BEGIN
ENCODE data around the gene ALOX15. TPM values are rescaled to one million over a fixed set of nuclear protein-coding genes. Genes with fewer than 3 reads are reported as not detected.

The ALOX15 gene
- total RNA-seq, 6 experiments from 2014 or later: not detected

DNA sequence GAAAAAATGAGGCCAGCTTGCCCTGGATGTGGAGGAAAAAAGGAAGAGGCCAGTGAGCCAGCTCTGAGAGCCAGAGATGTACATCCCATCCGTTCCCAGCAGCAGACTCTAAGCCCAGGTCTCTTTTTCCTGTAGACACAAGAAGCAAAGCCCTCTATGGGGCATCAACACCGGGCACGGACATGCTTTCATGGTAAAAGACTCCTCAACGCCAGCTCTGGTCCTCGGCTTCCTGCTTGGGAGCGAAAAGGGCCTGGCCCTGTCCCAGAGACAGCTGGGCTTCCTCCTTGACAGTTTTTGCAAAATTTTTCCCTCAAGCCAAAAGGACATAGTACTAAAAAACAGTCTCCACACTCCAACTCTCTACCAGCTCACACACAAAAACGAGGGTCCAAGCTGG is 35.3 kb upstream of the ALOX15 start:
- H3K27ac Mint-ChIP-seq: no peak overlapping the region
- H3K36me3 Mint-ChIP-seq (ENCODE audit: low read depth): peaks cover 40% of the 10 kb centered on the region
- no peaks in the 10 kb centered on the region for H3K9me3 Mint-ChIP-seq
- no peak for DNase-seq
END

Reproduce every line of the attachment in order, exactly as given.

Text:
ENCODE data around the gene ALOX15. TPM values are rescaled to one million over a fixed set of nuclear protein-coding genes. Genes with fewer than 3 reads are reported as not detected.

The ALOX15 gene
- total RNA-seq, 6 experiments from 2014 or later: not detected

DNA sequence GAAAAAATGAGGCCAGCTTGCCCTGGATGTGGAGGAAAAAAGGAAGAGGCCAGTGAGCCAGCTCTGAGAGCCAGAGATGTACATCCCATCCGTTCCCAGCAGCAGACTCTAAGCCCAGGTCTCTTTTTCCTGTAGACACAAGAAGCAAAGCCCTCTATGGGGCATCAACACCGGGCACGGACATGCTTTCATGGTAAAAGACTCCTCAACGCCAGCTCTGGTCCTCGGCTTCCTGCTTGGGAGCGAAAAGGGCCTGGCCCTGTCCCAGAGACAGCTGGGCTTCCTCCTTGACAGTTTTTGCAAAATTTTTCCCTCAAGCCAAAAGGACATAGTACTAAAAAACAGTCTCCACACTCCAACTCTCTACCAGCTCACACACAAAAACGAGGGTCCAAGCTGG is 35.3 kb upstream of the ALOX15 start:
- H3K27ac Mint-ChIP-seq: no peak overlapping the region
- H3K36me3 Mint-ChIP-seq (ENCODE audit: low read depth): peaks cover 40% of the 10 kb centered on the region
- no peaks in the 10 kb centered on the region for H3K9me3 Mint-ChIP-seq
- no peak for DNase-seq